Problem with the Masi is that it hasn't been in stock since Covid hit back in 2019, I got mine just about a month before the covid shutdown.  Modern Bike claims they have 2019 27.5 x 2.1 tires in stock...2019?  I find that odd, but when I clicked on various sizes they put a bike into the bin!  I would call before ordering it just to make sure it's not some sort of error.  That Masi is essentially the same as the 700c but with different tire size, more for off road adventure, but you could put narrower and smoother tread on it; also that bike does not come with racks or fenders, so it will end up costing more than the Kona would.

I haven't had any problems with the Masi, so if you get the Kona that should be the same experience since they both use the same transmission and the same brakes.

Offline wildtoad

Re: New touring bike recommendations
« Reply #4 on: January 03, 2023, 01:24:28 pm »
Jake, I would say you are looking for an "all road" touring bike. A few additional ideas for you if you are still searching:

Bassi Hogs Back (usually sold as frame but dealers can build complete bike)
Veloci Cycles Plan Big (same as above)
Panorama Cycles Forillon (an interesting brand that puts together a limited line of very well spec'd bikes for the money. This would be my choice if I were in the market for a new, complete touring bike w/ reasonable pricing)
Marin Four Corners (very affordable, but I am not a fan of the stock gearing for all road touring)
Tanglefoot Hardtack (sold as frame, but primary dealer in VT builds up completes and frequently has demo bikes for sale @ discount). Has received some great reviews as of late.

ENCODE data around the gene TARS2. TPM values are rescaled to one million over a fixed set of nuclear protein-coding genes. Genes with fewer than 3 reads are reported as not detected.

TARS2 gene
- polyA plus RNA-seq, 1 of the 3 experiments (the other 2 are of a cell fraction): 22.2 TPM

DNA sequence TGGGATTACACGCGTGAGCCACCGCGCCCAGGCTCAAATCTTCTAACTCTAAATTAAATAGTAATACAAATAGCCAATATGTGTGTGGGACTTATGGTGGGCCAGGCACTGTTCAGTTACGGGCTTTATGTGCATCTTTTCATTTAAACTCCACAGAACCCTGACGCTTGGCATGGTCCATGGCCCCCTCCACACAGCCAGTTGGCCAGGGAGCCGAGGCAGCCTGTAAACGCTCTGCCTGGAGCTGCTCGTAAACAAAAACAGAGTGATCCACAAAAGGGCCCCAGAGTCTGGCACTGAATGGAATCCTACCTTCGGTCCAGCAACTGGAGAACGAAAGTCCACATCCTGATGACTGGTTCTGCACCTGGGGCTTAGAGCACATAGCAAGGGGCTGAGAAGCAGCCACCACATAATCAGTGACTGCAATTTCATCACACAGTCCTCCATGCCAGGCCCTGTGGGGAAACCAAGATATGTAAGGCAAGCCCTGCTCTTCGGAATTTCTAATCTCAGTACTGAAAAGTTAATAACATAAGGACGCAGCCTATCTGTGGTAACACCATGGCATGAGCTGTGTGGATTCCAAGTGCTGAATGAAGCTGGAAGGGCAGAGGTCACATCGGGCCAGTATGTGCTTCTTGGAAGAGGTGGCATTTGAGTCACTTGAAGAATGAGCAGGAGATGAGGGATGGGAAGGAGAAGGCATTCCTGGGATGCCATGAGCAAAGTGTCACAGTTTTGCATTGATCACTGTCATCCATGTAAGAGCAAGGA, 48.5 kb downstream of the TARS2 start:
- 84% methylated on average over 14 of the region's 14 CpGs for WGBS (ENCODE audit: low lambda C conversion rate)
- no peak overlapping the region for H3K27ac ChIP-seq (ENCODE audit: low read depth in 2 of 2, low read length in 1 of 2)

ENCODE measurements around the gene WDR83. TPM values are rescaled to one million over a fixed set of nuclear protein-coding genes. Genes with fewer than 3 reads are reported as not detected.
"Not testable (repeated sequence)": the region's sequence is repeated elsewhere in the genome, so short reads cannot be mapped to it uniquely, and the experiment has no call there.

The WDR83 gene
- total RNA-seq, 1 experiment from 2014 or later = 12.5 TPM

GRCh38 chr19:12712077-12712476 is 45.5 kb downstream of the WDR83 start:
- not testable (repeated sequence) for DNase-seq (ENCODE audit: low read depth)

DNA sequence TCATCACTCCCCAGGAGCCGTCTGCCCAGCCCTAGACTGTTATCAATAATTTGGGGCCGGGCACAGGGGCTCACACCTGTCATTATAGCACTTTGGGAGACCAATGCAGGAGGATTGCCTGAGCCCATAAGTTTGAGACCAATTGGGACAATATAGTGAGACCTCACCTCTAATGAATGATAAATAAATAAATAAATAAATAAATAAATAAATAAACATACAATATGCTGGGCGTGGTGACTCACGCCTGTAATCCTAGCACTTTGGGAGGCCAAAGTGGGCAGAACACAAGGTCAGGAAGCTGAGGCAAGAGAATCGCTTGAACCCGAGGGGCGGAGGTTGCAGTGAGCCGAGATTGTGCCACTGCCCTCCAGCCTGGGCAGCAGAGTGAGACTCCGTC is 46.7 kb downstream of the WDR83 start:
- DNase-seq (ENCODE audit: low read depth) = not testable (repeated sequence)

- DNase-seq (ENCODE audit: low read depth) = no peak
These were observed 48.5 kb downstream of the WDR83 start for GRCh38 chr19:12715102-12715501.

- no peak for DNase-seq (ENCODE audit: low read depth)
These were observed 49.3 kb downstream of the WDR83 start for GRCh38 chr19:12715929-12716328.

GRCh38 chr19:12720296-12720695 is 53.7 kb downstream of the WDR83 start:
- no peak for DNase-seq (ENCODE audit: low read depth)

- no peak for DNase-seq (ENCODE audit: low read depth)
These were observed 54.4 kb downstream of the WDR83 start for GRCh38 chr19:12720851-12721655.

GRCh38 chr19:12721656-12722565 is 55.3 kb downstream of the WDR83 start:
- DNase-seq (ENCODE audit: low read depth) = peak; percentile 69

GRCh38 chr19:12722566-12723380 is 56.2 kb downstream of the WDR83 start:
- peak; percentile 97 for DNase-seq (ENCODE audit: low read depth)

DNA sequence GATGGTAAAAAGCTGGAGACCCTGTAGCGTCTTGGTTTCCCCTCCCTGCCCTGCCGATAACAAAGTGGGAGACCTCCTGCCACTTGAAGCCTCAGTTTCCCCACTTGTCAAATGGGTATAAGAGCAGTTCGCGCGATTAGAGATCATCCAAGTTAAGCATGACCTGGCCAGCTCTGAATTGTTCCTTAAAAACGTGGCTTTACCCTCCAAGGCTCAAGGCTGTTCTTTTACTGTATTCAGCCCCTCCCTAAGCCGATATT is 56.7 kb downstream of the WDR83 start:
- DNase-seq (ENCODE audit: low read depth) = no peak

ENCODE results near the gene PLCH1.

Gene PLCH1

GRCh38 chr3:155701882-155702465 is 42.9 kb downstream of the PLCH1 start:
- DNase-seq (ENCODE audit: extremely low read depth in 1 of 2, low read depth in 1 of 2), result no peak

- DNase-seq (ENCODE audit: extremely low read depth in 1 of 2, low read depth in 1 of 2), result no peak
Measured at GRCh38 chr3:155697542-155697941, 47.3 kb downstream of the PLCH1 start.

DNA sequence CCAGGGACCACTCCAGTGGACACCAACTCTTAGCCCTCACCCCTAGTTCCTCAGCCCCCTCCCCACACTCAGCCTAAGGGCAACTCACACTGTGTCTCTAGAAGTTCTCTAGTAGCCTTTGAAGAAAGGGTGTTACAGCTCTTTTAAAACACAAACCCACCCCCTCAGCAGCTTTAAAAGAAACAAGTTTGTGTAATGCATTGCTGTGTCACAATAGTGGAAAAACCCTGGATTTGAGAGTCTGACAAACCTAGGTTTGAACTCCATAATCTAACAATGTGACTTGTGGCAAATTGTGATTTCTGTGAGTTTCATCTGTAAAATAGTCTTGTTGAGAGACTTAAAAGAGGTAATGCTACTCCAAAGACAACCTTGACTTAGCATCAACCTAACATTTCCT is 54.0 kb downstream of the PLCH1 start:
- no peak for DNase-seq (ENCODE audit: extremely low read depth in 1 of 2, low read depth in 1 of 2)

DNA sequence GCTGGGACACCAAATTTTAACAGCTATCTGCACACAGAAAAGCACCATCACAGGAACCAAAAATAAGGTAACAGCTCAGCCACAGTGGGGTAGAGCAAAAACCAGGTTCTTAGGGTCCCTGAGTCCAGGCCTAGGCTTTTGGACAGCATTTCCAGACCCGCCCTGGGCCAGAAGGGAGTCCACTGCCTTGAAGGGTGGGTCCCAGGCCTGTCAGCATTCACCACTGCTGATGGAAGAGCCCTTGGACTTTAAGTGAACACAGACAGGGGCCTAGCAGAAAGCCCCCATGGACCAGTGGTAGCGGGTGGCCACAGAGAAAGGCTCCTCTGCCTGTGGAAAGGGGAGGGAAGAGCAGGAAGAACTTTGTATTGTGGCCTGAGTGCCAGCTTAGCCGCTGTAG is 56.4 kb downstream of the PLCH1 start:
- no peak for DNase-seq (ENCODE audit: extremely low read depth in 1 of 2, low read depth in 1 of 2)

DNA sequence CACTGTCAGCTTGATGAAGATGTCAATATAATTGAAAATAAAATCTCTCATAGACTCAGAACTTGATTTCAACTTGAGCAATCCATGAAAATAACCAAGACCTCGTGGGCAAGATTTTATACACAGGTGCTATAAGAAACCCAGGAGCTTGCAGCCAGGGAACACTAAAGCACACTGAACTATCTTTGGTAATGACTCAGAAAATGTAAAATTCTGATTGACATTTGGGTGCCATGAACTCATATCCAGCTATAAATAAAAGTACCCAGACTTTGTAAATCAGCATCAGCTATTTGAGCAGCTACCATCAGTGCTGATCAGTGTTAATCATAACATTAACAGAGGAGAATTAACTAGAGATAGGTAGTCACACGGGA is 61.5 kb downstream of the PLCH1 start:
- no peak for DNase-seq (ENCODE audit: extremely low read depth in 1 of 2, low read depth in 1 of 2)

Salsa Marrakesh

If you leaned more toward dirt touring w/ acceptable pavement performance, then Black Mountain Cycles La Cabra, Tanglefoot Moonshiner or Salsa Fargo are some ideas.

Of the other bikes mentioned in this thread, both the Kona Sutra and Masi Giramondo are super solid choices for what you are looking for. My current touring bike is the original guacamole green Masi Giramondo, heavily modified and upgraded over several years of riding. The geometry hits the sweet spot of what an all road touring bike should be, and the ride quality is surprisingly excellent for a bomber bike. Tremendous on pavement and dirt. Giramondos can be hard to find. Masi was on a roll from circa 2014-2019 with a unique product line, affordable pricing w/ obviously savvy product management. They announced a new product manager just before the pandemic hit, and the brand seems to have been in the doldrums ever since. Very poor supply and, outside of the Giramondo, a relatively uninspired product line in contrast to the prior run.

Good luck and enjoy whatever you decide on.

Offline RonK

Re: New touring bike recommendations
« Reply #5 on: January 03, 2023, 04:02:42 pm »
The Salsa Fargo should be on your list. Very much a do anything bike.
Cycle touring blog and tour journals: whispering wheels...

Offline froze

Re: New touring bike recommendations
« Reply #6 on: January 03, 2023, 07:01:55 pm »
When I did my research back in 2018 and 19, the only other bike that had most of all the stuff I needed was the Kona Sutra, but it was more money than the Masi Giramondo.  The gear ratio needed to climb steep mountain roads with gear on the Kona wasn't as good, in fact, none of the other bikes had good gearing, but that can always be replaced; but the Kona also didn't have rear racks while the Masi had both front and rear steel racks, and steel racks are expensive; the brakes on the Kona are now hydro while the Masi is mechanical disk which while out in the middle of nowhere and something happens, it's easier to work in the field with mechanical disk brakes than hydro disks.  Back in 2018-19 when I was looking the Kona Sutra used mechanical disk brakes, but they changed over to hydro recently, if the Masi hadn't been available I would have bought the Kona.